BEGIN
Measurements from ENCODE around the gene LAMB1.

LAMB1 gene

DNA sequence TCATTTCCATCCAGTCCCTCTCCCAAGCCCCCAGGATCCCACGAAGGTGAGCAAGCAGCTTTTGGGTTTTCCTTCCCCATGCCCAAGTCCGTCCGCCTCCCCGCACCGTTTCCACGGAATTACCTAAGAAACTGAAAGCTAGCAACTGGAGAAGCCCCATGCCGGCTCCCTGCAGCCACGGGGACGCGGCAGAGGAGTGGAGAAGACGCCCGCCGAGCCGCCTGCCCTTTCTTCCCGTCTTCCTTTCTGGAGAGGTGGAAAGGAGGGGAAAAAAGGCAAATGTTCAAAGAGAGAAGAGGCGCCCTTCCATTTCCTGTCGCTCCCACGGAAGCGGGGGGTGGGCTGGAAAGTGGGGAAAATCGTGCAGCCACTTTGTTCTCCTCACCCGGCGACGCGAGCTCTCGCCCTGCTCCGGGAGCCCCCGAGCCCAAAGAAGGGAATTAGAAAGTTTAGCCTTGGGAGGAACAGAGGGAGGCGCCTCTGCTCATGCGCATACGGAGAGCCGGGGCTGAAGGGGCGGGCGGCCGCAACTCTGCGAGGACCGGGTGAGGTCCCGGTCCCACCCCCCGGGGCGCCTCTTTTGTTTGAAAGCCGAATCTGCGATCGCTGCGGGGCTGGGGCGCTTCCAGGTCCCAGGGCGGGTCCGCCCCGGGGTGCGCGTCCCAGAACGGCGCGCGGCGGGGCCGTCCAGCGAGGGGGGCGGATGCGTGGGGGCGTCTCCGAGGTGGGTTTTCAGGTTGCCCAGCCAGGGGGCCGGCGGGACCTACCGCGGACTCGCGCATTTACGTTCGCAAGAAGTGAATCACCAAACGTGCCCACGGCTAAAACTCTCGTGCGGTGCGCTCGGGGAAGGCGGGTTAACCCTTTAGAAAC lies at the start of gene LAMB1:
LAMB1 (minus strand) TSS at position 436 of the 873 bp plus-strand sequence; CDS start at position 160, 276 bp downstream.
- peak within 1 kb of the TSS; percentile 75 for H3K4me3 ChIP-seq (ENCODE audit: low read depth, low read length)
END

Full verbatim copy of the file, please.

Measurements from ENCODE around the gene LAMB1.

LAMB1 gene

DNA sequence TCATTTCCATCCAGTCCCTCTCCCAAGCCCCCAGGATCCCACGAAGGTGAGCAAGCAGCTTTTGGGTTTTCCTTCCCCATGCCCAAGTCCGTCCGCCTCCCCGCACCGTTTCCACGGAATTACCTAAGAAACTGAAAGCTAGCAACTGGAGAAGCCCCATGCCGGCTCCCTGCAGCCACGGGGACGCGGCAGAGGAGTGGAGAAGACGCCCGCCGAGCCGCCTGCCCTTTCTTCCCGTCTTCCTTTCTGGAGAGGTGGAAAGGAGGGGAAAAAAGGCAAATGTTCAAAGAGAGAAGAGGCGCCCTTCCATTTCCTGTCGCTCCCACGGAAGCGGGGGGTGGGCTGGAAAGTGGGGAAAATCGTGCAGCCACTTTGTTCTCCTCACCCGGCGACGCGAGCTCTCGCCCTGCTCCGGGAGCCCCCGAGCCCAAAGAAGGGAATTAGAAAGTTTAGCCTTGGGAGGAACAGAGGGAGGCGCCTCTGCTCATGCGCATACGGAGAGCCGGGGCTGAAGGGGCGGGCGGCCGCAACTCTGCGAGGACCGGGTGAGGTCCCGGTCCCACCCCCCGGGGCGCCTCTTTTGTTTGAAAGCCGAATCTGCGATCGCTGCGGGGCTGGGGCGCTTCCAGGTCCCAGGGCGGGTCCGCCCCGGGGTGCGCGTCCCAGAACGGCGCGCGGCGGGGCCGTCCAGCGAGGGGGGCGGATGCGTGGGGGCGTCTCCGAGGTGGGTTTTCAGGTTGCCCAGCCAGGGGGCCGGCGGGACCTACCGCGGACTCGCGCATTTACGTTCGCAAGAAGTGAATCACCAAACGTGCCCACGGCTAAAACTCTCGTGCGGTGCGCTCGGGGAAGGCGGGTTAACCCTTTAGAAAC lies at the start of gene LAMB1:
LAMB1 (minus strand) TSS at position 436 of the 873 bp plus-strand sequence; CDS start at position 160, 276 bp downstream.
- peak within 1 kb of the TSS; percentile 75 for H3K4me3 ChIP-seq (ENCODE audit: low read depth, low read length)